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SAP has to stop only pushing forward, and start thinking about the reality of its systems. [shutterstock: 393813904, FullRix]
[shutterstock: 393813904, FullRix]
Blog Last and Least

Hasso Plattner: Innovation And Reality

Once upon a time, Hasso Plattner wanted his Hana database to be seen as disruptive innovation. Wish and reality collided.

It is rumor that right around the turn of the millennium, SAP had failed to recognize the potential of the Internet. The worldwide leading R/3 was a black box. NetWeaver and friends weren’t even born yet, and SAP programmers didn’t care for external software very much. It almost seemed like the innovational spirit of the five founders had been lost a long time ago. This false assessment of the situation was only made by people who did not know Hasso Plattner very well, though.

Maybe there was a pause in SAP’s innovation cycle, but Hasso Plattner was always one to look beyond ERP and his own company and think many years into the future. August-Wilhelm Sheer is credited with saying that he knows no other soul alive as visionary as Plattner. And SAP has found its motivation again.

New motivation through staff turnover

This spike in motivation began with Shai Agassi, who was recruited by Hasso Plattner out of California. After Agassi, there was Vishal Sikka, who was also recruited by Plattner in California, where he got his PhD in mathematics at Stanford University. After Sikka, there was Bernd Leukert, who is responsible for the framework Leonardo – SAP’s answer to the Internet of Things. Now, there is a new CTO in town: Juergen Mueller, who is an alumnus of the Hasso Plattner Institute in Germany.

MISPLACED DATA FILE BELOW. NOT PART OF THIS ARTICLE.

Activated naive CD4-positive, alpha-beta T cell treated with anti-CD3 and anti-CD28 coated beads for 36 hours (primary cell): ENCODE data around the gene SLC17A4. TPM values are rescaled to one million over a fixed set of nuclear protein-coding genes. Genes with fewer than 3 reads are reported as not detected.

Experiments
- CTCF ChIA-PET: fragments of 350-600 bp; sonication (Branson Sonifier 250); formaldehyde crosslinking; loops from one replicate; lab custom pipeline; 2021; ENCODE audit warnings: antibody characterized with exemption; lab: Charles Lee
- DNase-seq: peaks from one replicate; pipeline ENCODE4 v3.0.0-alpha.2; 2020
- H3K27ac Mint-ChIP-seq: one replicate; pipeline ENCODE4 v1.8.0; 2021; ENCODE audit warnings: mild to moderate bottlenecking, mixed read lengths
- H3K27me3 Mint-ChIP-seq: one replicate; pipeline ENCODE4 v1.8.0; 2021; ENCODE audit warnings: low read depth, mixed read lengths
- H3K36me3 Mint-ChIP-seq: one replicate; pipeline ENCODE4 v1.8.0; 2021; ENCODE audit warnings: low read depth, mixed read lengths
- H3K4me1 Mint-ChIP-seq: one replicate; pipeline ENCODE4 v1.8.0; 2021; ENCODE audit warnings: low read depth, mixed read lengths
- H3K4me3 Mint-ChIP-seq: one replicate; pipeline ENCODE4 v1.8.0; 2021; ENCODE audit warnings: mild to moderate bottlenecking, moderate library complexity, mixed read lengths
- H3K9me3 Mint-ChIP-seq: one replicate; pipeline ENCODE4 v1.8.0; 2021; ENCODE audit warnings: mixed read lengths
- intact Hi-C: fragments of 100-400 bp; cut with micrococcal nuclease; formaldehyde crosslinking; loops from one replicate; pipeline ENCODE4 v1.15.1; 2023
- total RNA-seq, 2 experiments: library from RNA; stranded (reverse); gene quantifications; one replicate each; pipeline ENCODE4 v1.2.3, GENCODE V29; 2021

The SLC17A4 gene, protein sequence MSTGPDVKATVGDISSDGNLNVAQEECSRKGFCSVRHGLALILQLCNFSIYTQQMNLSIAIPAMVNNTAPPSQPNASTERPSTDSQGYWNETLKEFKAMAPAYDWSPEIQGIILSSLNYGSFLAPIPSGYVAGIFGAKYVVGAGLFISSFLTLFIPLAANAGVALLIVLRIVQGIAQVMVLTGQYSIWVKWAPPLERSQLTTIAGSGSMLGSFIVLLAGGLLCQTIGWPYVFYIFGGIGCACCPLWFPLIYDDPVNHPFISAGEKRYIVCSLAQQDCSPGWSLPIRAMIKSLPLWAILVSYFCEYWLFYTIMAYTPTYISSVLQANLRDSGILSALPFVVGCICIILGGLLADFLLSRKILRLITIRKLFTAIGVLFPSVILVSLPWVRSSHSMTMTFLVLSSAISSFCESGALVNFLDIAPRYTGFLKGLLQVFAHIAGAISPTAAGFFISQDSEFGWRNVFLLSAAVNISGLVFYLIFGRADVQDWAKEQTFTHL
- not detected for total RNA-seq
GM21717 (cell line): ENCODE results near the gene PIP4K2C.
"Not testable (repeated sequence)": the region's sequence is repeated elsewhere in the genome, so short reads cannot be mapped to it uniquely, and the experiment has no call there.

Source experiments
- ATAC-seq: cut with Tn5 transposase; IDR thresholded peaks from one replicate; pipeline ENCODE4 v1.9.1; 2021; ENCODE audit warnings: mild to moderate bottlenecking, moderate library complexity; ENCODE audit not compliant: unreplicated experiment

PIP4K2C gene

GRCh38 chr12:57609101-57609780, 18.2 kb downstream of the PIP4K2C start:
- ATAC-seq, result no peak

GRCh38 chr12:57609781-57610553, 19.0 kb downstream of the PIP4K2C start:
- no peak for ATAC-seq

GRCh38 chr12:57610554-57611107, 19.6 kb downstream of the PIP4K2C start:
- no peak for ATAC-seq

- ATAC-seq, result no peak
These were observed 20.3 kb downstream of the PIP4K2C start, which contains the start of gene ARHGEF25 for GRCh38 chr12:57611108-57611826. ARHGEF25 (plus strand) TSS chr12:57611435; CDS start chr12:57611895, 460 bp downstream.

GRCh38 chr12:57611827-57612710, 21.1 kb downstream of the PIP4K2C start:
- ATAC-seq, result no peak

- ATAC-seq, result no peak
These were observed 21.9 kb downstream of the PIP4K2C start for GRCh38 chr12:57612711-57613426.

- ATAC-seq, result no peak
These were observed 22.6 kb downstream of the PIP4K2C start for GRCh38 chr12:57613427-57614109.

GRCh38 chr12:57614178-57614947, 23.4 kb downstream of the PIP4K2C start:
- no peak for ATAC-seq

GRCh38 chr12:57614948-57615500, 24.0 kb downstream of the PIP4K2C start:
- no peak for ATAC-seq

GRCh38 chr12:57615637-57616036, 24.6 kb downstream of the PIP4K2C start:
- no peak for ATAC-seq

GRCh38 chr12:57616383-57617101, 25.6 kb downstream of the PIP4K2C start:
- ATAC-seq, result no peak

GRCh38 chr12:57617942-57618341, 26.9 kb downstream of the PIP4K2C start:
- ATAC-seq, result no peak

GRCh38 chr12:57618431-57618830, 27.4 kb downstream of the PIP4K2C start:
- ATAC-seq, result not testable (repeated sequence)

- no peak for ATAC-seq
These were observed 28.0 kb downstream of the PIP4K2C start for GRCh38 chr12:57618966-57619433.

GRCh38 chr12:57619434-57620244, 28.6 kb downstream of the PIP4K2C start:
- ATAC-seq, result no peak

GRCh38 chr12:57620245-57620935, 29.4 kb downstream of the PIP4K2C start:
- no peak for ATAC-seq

SAP’s CTO position is characterized by innovative staff turnover, with one spectacular idea following the other. For SAP customers, this is not only exciting, but also challenging.

Of course, every ERP user is grateful for upgrades and improvements. But they also have to think about their operations. An innovative and genius ERP change can bring with it tests and evaluations lasting days and the training of thousands of employees. Wish and reality collide in the SAP community, and it is not a pretty sight.

SAP wants many things. This is mostly advantageous for SAP customers. But sometimes, SAP wants too much and confuses its community. To find the perfect balance between innovation and reliability is almost impossible. SAP customers are rushed through roadmaps. Whoever wants everything and everything at once could end up with nothing.

SAP has to stop just pushing forward. It has to reconcile innovation and reality – otherwise, it might end up with nothing at all.

Source:
E-3 Magazine February 2019 (German)

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E-3 Magazine

Articles published through E-3 Magazine International. This includes press releases by our partners as well as articles and reports from the E-3 team of journalists.

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